Editor’s note: This is the first post in a two-part series.

For those companies operating in mature markets, the challenge of rapid growth comes down to a numbers game. When my core markets are growing at 1% to 3% per year, how do I grow at a higher rate that attracts outstanding employees and satisfies my shareholders? For years this dilemma has been documented and studied. From books like Gina O’Conner’s Grabbing Lightning to numerous articles in PDMA Visions Magazine, authors and NPD professionals have chased the goal of breakthrough innovation in order to drive rapid financial growth.

In recent years, a new organizational concept has shown how breakthrough innovation can be achieved. These organizations go by different names in different companies. For this article I will refer to them as Business Innovation Groups (BIG). The hallmark characteristics of these BIGs are:

  1. The immersion of commercially oriented professionals into a traditional research organization;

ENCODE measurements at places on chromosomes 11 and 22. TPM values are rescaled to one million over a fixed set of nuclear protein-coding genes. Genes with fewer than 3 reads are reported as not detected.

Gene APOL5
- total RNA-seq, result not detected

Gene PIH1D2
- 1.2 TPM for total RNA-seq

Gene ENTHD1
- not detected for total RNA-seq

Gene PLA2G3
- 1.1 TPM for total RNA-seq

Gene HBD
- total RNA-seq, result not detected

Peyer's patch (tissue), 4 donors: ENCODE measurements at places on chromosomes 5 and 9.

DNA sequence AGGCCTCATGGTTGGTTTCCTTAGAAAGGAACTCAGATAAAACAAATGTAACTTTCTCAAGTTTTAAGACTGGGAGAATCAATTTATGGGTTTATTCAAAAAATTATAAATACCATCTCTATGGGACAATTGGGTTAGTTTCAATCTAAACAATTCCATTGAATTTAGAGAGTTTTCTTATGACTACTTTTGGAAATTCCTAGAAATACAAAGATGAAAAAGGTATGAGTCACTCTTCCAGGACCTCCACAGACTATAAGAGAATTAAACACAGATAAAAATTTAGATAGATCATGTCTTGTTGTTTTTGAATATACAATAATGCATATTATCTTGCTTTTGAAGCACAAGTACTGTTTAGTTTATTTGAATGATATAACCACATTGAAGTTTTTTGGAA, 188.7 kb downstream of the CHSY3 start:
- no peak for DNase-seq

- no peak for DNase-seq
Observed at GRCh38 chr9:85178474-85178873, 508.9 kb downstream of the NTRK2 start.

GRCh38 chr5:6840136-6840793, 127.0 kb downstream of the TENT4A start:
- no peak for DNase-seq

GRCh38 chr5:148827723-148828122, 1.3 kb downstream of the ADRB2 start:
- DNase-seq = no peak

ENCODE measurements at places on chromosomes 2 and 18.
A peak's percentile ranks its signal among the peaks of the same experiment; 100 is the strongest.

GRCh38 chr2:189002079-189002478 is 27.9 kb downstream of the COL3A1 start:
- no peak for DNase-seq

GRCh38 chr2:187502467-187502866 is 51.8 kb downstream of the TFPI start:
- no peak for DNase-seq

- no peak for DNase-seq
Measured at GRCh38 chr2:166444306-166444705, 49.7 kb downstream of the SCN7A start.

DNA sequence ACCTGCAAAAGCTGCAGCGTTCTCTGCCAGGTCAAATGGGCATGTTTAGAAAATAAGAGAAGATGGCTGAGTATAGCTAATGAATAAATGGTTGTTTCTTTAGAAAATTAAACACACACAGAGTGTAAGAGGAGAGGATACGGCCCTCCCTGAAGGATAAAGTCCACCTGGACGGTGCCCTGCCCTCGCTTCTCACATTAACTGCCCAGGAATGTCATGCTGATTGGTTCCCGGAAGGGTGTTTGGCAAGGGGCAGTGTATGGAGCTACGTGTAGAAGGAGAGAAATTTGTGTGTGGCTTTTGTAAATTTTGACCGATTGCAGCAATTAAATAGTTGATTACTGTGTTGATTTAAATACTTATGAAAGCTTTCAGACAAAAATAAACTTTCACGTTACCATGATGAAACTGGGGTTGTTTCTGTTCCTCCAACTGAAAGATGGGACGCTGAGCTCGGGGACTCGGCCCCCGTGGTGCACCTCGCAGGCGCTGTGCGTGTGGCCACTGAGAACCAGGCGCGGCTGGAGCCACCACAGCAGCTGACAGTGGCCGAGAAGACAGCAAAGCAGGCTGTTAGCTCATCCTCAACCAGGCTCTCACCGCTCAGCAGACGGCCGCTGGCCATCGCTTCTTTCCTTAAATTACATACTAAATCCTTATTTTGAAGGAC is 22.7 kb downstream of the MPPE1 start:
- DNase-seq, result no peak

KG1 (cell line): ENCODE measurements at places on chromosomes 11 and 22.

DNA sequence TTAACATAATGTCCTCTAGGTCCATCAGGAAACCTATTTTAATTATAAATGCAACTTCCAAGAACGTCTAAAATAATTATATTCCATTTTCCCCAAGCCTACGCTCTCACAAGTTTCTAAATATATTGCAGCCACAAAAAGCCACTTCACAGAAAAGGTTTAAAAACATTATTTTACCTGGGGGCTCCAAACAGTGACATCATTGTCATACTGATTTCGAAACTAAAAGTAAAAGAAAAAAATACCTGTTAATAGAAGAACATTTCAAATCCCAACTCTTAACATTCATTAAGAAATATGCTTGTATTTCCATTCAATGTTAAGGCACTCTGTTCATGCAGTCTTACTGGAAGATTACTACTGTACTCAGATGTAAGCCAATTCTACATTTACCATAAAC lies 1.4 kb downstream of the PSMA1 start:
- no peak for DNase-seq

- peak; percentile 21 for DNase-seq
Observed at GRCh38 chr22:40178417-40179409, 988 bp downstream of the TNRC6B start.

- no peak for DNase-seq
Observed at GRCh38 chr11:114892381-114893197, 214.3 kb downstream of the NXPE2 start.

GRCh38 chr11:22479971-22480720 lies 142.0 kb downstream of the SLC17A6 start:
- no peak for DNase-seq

2. A defined strategic area within which to operate;
  3. A mission to envision, develop and launch entirely new product lines or businesses outside the company’s core yet within the strategic area.

What do I mean by “commercially oriented professionals”? These are individuals who have backgrounds in business development, product management or strategic marketing. They welcome the opportunity to become “intrapreneurs” and work closely with the research team to create entirely new business.

Why the need for a defined strategic area? Without some boundaries the organization can lapse into chasing everything and delivering nothing. Does this mean that promising ideas that are outside the strategic area are thrown away? No, they are passed onto the tech transfer team to evaluate the opportunity for licensing or joint venturing.

The final fundamental characteristic of these BIGs is the empowerment to take significant, breakaway ideas all the way to the market. In many cases, this can require the creation of new sales channels, market brands or both. Typically the BIG is entering a new, higher growth market or radically disrupting a mature market and the core sales and marketing methods won’t fit. Bringing a bold concept from idea to launch is a major challenge that tests the commercial leaders within the BIG.

How well are these BIGs operating? What are some of the challenges building these hybrid organizations? Do they all have the three characteristics defined above? What does success look like and how is it measured? We’ll dive into these topics in the next blog. Stay tuned for my next post.

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